His family immigrated from Greece in 1947 / In 1949, they were exiled to Altay / Stepan was born in Armenia

Stepan Varanyan

Even though my father has achieved great success in Greece, he really wanted to live in Armenia and sort of start his life anew. He graduated the Athens Conservatory and continued his studies at the Milan Conservatory. He had a magnificent voice; a baritone. He trained his voice and studied to be a conductor. He had a youth choir by then. He met my mother in that choir. She was a singer. They married in Athens and dreamt that his children would be born and grow up in Armenia.

They arrived and were deported in 1949. My father would never talk about it. But since he died quite young, my mother had told us some things.

The family rented a place in the “officers’ house” in Yerevan. It was a black building. They came at night and took them. They were sent to Altay Region in a cargo train. My father didn’t talk for the first thirteen days. I think that he felt he was to blame. After all, he was the reason why they came to Armenia.

My mother said that when the train would stop someone would yell out to climb under the train if they had to go to the bathroom. Can you picture it? Men and woman being watched by armed soldiers? That’s one of my mother’s worst recollections.

They were finally resettled in some district. They would cut down trees in the forest. One day, probably thinking there were some good specialists in the group, they lined the people up and called out - physicists take one step forward; chemists, one step forward; musicians, one step forward.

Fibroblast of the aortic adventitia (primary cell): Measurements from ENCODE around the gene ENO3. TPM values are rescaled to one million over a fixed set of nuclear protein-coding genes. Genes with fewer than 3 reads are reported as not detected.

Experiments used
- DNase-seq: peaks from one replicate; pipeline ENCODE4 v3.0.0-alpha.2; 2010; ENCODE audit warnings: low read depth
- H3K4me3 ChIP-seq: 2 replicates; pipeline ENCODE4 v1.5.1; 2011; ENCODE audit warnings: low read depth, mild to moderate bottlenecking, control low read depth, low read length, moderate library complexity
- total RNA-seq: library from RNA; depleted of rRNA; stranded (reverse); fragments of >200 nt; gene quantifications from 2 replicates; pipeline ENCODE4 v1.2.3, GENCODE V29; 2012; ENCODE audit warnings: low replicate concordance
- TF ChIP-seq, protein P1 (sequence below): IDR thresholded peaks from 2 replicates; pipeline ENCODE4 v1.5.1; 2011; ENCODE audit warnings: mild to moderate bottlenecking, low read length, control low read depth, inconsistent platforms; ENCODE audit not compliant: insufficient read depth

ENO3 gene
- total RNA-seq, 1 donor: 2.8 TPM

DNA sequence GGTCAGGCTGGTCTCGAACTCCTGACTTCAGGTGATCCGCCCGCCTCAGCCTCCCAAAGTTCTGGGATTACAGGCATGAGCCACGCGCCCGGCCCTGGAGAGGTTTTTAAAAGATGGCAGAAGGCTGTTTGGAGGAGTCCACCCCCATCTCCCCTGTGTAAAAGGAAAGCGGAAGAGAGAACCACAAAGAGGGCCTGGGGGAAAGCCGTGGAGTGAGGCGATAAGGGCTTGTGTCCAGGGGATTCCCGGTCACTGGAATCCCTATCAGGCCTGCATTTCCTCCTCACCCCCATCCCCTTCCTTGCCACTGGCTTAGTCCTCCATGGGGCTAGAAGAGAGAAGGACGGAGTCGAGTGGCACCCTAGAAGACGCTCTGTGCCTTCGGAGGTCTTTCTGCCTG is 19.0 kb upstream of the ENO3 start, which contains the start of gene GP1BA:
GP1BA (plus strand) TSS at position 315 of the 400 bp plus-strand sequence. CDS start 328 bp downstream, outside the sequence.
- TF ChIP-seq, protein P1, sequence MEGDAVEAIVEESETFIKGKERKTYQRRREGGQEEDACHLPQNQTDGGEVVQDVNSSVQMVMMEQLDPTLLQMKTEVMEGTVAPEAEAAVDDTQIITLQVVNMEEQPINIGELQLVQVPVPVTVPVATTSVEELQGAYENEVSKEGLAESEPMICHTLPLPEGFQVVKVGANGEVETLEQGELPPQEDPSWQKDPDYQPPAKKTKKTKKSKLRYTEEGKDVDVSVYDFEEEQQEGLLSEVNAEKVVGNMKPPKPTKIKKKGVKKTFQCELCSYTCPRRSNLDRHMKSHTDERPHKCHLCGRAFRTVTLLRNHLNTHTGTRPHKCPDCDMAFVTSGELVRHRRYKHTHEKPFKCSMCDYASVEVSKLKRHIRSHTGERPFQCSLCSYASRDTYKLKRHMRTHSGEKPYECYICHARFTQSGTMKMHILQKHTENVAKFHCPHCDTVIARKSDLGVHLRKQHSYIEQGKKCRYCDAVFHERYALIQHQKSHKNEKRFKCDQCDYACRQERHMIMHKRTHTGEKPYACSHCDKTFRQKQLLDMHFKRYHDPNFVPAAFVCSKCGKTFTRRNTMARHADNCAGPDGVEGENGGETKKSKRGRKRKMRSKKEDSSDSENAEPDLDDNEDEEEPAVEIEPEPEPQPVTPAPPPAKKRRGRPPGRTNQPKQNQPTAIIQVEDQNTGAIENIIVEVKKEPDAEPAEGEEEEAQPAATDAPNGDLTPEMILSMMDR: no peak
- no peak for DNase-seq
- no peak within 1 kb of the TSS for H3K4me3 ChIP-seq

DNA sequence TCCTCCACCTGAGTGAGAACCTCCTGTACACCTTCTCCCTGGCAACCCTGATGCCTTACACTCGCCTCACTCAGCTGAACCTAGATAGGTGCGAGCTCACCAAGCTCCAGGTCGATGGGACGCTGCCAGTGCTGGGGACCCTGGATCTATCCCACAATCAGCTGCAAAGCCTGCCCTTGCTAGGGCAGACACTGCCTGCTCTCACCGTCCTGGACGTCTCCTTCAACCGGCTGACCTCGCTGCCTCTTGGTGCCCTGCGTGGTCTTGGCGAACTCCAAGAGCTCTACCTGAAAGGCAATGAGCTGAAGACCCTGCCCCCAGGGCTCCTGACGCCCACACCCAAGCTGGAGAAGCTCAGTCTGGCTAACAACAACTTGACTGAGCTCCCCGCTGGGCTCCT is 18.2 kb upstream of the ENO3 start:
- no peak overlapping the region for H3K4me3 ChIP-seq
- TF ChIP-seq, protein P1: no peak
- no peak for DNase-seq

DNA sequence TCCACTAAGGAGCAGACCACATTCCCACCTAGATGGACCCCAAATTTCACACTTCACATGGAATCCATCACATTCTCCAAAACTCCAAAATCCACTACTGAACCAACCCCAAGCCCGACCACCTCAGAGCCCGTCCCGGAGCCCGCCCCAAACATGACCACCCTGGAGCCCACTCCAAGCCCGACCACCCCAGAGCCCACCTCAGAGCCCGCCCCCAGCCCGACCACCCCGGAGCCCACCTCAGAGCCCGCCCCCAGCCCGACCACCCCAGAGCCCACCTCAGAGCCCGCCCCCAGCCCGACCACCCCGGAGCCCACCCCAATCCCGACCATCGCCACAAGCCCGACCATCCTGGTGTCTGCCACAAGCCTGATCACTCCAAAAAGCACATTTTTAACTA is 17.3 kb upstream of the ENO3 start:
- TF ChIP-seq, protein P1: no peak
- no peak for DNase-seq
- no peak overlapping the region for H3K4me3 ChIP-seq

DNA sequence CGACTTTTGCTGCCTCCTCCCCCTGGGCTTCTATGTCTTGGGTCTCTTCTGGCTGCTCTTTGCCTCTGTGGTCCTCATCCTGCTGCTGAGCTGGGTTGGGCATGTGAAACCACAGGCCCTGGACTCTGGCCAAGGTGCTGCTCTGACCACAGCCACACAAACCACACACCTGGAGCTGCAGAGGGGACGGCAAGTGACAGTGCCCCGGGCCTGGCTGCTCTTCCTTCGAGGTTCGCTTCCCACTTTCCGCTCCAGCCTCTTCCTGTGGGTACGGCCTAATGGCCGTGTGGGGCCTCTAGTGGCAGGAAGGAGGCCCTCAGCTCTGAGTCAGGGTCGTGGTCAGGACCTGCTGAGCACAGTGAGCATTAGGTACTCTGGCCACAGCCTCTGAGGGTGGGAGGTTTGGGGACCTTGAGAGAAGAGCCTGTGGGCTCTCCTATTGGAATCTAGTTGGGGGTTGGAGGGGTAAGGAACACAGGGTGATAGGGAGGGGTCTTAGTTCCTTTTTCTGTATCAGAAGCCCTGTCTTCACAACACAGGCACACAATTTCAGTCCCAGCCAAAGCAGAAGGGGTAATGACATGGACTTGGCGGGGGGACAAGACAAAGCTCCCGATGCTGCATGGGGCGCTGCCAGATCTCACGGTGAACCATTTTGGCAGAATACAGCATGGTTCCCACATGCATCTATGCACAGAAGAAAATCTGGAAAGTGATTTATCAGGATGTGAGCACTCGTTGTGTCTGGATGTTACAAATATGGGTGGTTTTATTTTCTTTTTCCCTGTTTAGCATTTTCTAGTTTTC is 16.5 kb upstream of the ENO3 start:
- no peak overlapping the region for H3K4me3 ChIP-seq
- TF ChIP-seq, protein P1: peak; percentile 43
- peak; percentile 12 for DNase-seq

Being a musician, they took my father to Barnaul. But my mother, pregnant with my brother, stayed in the forest. My father was only able to bring his wife to the city six months later. So, my older brother was born to Barnaul. They gave my father a job playing the bayan (a Russian button accordion - ed). He was an accomplished pianist. There was a small piano brought from Athens in our house. While he never played the bayan, that was his job.

They took him for interrogation in the taiga and tried to pry some confessions from him. There were scars on my father’s back, knife marks. They had tortured him to sign some documents that he was a spy.

They also had language problems in the forest. They didn’t know Russian. My father knew seven languages, all European, except English. My mother was an English specialist. But they didn’t know Russian. And you know why me and my brother went to a Russian school? It was because they had suffered those six years for not knowing Russian.

After all that, they still exhibited courage. They decided that my brother should be baptized in Siberia. There was an old woman named Nora, and she agreed to be the godmother. There were no Armenian churches there. I smile now telling this, but I can picture what they had to go through. They went to a Russian church and the priest says that there can be no baptism without a godfather. The Armenian deportees were afraid to serve as a godfather. So, my father was able to convince a Russian in the street. They baptized my brother. The National Choir of Siberia existed there, and it became famous later on. My father founded that choir. They appointed someone else director, but the entire foundation was laid by my father.